Symposium review: Effective nutritional strategies to mitigate enteric methane in dairy cattle

A. N. Hristov, A. Melgar, D. Wasson, C. Arndt

Research output: Contribution to journalReview articlepeer-review

26 Scopus citations


Intensive research in the past decade has resulted in a better understanding of factors driving enteric methane (CH4) emissions in ruminants. Meta-analyses of large databases, developed through the GLOBAL NETWORK project, have identified successful strategies for mitigation of CH4 emissions. Methane inhibitors, alternative electron sinks, vegetable oils and oilseeds, and tanniferous forages are among the recommended strategies for mitigating CH4 emissions from dairy and beef cattle and small ruminants. These strategies were also effective in decreasing CH4 emissions yield and intensity. However, a higher inclusion rate of oils may negatively affect feed intake, rumen function, and animal performance, specifically milk components in dairy cows. In the case of nitrates (electron sinks), concerns with animal health may be impeding their adoption in practice, and potential emission trade-offs have to be considered. Tannins and tanniferous forages may have a negative effect on nutrient digestibility, and more research is needed to confirm their effects on overall animal performance in long-term experiments with high-producing animals. A meta-analysis of studies with dairy cows fed the CH4 inhibitor 3-nitrooxypropanol (3-NOP) at the Pennsylvania State University showed (1) a consistent 28 to 32% decrease in daily CH4 emissions or emissions yield and intensity; (2) no effect on dry matter intake, milk production, body weight, or body weight change, and a slight increase in milk fat concentration and yield (0.19 percentage units and 90 g/d, respectively); 3-NOP also appears to increase milk urea nitrogen concentration; (3) an exponential decrease in the mitigation effect of the inhibitor with increasing its dose (from 40 to 200 mg/kg of feed dry matter, corresponding to 3-NOP intake of 1 to 4.8 g/cow per day); and (4) a potential decrease in the efficacy of 3-NOP over time, which needs to be further investigated in long-term, full-lactation or multiple-lactation studies. The red macroalga Asparagopsis taxiformis has a strong CH4 mitigation effect, but studies are needed to determine its feasibility, long-term efficacy, and effects on animal production and health. We concluded that widespread adoption of mitigation strategies with proven effectiveness by the livestock industries will depend on cost, government policies and incentives, and willingness of consumers to pay a higher price for animal products with decreased carbon footprint.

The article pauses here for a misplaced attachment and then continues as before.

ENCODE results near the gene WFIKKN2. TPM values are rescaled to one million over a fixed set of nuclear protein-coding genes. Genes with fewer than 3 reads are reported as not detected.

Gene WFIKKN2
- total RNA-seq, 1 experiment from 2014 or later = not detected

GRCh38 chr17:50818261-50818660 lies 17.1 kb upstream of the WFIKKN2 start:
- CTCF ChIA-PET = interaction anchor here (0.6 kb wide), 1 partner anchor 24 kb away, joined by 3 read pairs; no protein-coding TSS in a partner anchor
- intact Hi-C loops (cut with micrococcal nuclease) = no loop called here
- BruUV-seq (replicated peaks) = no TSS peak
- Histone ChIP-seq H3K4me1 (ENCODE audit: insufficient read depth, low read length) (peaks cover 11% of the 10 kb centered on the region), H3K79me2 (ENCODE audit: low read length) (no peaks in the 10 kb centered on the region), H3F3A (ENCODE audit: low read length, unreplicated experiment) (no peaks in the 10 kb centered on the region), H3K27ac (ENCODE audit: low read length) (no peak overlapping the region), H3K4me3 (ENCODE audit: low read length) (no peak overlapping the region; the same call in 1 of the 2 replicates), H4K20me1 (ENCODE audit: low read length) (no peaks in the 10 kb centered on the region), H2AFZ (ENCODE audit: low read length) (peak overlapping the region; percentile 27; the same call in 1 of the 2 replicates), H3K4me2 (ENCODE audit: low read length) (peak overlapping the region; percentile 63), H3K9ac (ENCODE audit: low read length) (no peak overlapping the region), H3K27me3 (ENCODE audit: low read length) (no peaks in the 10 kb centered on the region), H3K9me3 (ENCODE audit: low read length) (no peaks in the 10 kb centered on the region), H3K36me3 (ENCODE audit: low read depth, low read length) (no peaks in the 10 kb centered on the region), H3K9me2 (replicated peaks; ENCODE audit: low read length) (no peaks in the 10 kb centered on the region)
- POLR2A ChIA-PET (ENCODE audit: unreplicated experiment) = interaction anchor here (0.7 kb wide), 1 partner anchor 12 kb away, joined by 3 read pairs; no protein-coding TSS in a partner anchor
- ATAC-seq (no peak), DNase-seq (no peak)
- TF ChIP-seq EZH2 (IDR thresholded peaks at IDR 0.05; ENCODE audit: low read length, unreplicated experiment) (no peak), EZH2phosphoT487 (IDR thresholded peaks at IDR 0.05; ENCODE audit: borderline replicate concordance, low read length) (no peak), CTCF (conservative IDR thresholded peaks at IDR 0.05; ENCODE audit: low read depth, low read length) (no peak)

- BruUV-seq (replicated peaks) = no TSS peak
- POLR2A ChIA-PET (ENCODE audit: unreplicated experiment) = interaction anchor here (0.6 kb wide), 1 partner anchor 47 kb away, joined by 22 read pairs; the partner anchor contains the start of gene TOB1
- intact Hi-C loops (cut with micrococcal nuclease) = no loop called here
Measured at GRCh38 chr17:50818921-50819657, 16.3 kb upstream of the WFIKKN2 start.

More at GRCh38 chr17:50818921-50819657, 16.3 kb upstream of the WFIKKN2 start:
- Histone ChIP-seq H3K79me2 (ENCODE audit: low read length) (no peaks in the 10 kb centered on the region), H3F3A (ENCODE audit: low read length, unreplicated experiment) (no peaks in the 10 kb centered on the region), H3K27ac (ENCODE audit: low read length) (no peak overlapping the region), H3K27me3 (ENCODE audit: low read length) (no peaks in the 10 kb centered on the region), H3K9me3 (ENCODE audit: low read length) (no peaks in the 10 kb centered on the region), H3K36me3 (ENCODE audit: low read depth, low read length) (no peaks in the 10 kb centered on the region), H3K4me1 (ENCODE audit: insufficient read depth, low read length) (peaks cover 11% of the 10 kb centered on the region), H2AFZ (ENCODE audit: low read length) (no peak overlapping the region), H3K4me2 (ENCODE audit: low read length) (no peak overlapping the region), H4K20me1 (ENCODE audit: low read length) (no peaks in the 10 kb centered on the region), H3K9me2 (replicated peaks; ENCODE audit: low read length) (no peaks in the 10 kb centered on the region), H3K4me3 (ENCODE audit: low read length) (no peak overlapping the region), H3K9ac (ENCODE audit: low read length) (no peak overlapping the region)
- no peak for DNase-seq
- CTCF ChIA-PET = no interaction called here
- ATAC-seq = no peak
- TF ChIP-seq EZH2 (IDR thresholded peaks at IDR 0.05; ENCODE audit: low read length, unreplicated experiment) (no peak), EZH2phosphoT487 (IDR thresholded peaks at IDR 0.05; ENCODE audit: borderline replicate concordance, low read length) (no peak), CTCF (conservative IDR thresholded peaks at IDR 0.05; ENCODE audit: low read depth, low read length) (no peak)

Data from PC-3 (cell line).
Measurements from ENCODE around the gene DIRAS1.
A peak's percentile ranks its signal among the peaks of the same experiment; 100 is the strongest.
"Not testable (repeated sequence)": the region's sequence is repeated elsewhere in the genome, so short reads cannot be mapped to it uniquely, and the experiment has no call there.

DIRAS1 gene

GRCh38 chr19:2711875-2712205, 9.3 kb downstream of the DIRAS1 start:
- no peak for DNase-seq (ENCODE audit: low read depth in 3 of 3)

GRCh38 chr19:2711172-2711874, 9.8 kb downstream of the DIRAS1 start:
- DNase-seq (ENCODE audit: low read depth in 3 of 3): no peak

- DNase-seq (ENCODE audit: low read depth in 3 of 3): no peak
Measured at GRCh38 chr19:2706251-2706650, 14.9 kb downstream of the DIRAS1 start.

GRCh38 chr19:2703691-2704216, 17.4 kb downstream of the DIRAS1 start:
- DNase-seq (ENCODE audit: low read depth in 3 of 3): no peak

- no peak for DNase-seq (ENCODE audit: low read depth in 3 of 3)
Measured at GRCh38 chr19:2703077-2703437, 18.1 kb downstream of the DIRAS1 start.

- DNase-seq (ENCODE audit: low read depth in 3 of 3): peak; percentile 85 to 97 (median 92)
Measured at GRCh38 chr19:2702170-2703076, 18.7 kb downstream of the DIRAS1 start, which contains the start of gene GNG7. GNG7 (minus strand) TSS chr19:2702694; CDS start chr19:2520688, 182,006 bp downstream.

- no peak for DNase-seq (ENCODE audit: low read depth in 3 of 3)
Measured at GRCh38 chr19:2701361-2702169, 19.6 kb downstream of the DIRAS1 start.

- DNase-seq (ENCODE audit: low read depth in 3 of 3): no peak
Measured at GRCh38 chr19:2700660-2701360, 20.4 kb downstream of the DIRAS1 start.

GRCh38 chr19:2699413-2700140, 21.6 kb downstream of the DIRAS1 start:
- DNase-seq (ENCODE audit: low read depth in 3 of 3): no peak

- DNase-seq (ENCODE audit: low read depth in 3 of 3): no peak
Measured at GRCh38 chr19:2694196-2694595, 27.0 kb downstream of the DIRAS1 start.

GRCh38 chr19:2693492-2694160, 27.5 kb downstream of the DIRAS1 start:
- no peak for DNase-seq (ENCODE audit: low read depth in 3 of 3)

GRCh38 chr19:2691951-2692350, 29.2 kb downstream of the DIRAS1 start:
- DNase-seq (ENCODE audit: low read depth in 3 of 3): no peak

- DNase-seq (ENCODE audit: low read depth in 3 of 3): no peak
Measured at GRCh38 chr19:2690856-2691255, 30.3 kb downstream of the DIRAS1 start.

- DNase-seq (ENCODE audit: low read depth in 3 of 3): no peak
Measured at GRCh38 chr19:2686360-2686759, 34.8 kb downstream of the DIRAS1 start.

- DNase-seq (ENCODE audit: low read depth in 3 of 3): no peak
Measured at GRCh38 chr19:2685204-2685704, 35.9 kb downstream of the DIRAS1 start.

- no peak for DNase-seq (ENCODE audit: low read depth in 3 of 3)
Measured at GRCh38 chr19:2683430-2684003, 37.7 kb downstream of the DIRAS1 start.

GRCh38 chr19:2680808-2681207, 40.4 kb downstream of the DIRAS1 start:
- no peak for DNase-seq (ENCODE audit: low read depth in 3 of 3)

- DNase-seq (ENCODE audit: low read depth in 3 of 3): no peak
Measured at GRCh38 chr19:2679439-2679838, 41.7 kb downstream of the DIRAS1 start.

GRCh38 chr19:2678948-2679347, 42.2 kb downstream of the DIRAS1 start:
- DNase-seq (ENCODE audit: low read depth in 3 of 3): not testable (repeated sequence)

Original languageEnglish (US)
JournalJournal of dairy science
StatePublished - Oct 2022

All Science Journal Classification (ASJC) codes

  • Food Science
  • Animal Science and Zoology
  • Genetics


Dive into the research topics of 'Symposium review: Effective nutritional strategies to mitigate enteric methane in dairy cattle'. Together they form a unique fingerprint.

Cite this